theparisreview:

“Silly Putty can’t really be called a major casualty in this overhaul, but it is something that will be decisively rendered extinct. It’s a retro toy now—if you can even call something which was so obviously the byproduct of industrial experimentation a “toy”—but with the death of the newspaper, one of its primary functions (if you can call it a function) will be nullified.”
Sadie Stein on the small casualties of the struggling industry.

theparisreview:

“Silly Putty can’t really be called a major casualty in this overhaul, but it is something that will be decisively rendered extinct. It’s a retro toy now—if you can even call something which was so obviously the byproduct of industrial experimentation a “toy”—but with the death of the newspaper, one of its primary functions (if you can call it a function) will be nullified.”

Sadie Stein on the small casualties of the struggling industry.

"But there are pleasures to be had from books beyond being lightly entertained. There is the pleasure of being challenged; the pleasure of feeling one’s range and capacities expanding; the pleasure of entering into an unfamiliar world, and being led into empathy with a consciousness very different from one’s own; the pleasure of knowing what others have already thought it worth knowing, and entering a larger conversation."

The Pleasure of Reading to Impress Yourself - The New Yorker

Yayy literature!

(via nationalbook)

(via nationalbook)

"The greatest lie ever told about love is that it sets you free."

— Zadie Smith, On Beauty (via larmoyante)

(via ameliaaabedeliaaa)

"I find writing, and sharing my work, for others to be a problematic endeavor, something I’ve had to reconsider these last three years when my words started to be published, disseminated, and, in many ways, transformed into something unforeseen. Releasing creative work into the world means it’s no longer yours; it is open to interpretation and criticism. Fiction comes with its own ready-made explanation: it’s fiction, which is to say, it didn’t happen. The reader/commenter then has to shrug his shoulders and accept the explanation. Sharing my fiction is hardly an issue. It is nonfiction, specifically the personal essay, that has gotten me into trouble."

From my debut column with Fourculture Magazine, on the perils of being a personal essayist. (via mensahdemary)

theparisreview:

“Can we incorporate and treasure and be nourished by that which we do not understand? Of course.”
Read Joy Williams’s Art of Fiction interview, now online in its entirety.
Pictured: Williams, with husband Rust Hills in Sagaponack, New York, ca. 1977.

Oooo, love Joy Williams. She wrote the preface to The Collected Works of Jane Bowles, which I’m currently reading.

theparisreview:

“Can we incorporate and treasure and be nourished by that which we do not understand? Of course.”

Read Joy Williams’s Art of Fiction interview, now online in its entirety.

Pictured: Williams, with husband Rust Hills in Sagaponack, New York, ca. 1977.

Oooo, love Joy Williams. She wrote the preface to The Collected Works of Jane Bowles, which I’m currently reading.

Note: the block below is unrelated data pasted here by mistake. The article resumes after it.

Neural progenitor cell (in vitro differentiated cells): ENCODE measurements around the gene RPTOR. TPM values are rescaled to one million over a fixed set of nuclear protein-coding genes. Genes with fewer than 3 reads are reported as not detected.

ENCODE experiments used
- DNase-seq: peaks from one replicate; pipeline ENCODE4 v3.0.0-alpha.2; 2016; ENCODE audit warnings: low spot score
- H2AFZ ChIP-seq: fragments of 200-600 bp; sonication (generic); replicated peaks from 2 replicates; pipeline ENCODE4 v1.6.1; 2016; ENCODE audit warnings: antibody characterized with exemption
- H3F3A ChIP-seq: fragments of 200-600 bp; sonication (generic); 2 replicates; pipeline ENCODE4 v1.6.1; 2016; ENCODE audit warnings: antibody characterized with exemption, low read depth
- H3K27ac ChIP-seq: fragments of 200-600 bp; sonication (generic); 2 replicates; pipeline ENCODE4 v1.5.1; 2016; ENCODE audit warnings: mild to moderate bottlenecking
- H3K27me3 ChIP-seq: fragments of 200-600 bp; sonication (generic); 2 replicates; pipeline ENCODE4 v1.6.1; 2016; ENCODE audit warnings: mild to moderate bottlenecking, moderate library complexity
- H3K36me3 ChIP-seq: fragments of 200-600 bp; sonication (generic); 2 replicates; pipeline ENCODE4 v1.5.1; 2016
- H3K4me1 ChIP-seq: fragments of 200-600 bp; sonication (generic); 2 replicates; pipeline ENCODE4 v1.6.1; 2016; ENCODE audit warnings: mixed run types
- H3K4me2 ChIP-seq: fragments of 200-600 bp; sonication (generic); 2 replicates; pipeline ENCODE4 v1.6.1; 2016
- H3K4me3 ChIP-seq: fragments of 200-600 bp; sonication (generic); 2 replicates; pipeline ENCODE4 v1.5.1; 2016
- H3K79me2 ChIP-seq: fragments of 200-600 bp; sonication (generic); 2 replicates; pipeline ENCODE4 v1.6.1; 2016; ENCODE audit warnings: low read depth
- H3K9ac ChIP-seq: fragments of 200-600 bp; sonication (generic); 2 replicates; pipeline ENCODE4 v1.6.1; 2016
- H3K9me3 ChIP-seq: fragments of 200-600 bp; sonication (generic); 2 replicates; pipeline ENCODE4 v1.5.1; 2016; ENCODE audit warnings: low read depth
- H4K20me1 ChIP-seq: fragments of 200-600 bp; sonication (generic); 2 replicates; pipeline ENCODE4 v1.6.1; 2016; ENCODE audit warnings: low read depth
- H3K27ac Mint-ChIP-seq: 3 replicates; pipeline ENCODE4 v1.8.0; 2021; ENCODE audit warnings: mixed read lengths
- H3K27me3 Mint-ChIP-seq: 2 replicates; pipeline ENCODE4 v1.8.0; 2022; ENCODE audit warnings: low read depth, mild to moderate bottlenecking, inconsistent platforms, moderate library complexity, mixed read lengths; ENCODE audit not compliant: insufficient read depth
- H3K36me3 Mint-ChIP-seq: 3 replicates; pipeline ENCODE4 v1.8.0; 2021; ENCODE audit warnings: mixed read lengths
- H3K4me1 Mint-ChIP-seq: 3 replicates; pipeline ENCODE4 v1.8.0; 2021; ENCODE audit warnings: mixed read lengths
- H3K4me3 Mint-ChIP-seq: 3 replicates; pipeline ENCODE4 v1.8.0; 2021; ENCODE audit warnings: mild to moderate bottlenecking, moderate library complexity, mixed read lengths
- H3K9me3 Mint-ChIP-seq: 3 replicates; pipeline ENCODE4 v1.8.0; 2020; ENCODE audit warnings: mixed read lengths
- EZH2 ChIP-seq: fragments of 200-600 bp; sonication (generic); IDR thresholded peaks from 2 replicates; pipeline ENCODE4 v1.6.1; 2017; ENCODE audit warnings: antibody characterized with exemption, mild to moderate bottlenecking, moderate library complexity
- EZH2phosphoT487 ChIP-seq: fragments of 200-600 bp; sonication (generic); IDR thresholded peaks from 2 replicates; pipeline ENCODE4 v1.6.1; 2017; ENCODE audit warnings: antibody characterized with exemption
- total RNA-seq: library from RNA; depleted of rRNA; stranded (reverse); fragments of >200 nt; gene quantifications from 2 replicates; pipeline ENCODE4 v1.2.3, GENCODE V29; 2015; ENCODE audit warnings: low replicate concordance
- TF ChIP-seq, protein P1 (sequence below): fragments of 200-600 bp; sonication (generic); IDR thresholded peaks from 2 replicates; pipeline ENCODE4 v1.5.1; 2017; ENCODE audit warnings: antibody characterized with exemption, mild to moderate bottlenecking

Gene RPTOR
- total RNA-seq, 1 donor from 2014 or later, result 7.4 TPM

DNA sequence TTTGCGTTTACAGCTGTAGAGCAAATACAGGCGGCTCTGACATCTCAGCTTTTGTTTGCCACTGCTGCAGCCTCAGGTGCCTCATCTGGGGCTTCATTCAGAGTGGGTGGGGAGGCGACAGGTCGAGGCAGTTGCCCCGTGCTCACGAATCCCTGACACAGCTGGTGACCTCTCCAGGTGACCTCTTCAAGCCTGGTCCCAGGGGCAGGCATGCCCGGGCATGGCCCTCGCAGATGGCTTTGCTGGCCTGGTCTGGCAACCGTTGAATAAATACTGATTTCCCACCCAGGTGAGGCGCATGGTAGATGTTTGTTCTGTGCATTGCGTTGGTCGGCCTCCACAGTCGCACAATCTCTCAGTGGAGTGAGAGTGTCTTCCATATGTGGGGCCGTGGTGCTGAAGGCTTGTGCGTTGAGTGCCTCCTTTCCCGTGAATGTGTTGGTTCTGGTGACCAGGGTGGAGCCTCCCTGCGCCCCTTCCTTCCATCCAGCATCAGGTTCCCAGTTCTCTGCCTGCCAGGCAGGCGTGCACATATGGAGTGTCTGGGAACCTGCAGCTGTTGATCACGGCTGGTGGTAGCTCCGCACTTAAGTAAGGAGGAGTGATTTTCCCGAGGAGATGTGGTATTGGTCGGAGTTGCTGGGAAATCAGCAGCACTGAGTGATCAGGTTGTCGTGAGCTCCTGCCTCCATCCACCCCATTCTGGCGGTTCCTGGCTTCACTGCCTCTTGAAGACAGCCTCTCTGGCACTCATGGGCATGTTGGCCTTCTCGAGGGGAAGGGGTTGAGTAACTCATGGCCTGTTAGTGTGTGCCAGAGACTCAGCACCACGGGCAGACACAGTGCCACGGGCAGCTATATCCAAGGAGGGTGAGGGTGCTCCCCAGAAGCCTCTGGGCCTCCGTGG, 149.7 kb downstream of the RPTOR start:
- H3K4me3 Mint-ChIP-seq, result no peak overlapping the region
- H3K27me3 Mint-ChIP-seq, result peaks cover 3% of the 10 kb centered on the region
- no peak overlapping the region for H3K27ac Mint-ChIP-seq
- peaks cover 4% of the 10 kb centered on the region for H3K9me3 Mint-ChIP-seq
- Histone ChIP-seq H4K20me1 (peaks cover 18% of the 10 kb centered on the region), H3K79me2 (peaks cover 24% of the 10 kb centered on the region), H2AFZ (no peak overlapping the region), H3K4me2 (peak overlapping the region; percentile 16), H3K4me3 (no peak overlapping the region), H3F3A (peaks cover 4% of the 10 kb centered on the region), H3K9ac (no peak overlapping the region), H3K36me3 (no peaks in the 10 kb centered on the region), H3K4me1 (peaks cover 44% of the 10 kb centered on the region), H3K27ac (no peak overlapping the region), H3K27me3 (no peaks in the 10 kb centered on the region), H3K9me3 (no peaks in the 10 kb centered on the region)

"She often made important decisions this way, as if some prearranged plot were being suddenly revealed to her, a plot which had immediately to be concealed from the eyes of others, because for Sadie, if there was any problem implicit in making a decision, it lay, not in the difficulty of choosing, but in the concealment of her choice. To her, secrecy was the real absolution from guilt, so automatically she protected all of her deepest feelings from the eyes of Evy, Bert Hoffer and the other members of the family, although she had no interest in understanding or examining these herself."

— "Camp Cataract" by Jane Bowles

mensahdemary:

North New Jersey, the immediate region outside Manhattan’s skyline, is industrial, depressive, and idyllic for mass graves. Flat land trashed by freight cars and construction equipment parked for reasons—practical reasons—beyond expansion or development. Factories and the occasional smokestack. A…

"The problem is that white people see racism as conscious hate, when racism is bigger than that. Racism is a complex system of social and political levers and pulleys set up generations ago to continue working on the behalf of whites at other people’s expense, whether whites know/like it or not. Racism is an insidious cultural disease. It is so insidious that it doesn’t care if you are a white person who likes black people; it’s still going to find a way to infect how you deal with people who don’t look like you. Yes, racism looks like hate, but hate is just one manifestation. Privilege is another. Access is another. Ignorance is another. Apathy is another. And so on. So while I agree with people who say no one is born racist, it remains a powerful system that we’re immediately born into. It’s like being born into air: you take it in as soon as you breathe. It’s not a cold that you can get over. There is no anti-racist certification class. It’s a set of socioeconomic traps and cultural values that are fired up every time we interact with the world. It is a thing you have to keep scooping out of the boat of your life to keep from drowning in it. I know it’s hard work, but it’s the price you pay for owning everything."

Scott Woods (X)

he motherfucking dropped the truth.

(via mesmerisme)

THAT’S THE PRICE YOU PAY FOR OWNING EVERYTHING

(via queerfabulousmermaid)

this is a super important explanation to think about whenever you feel like telling someone that something isn’t racist because you don’t hate x person.

(via robotsandfrippary)

(Source: luvyourselfsomeesteem, via thebicker)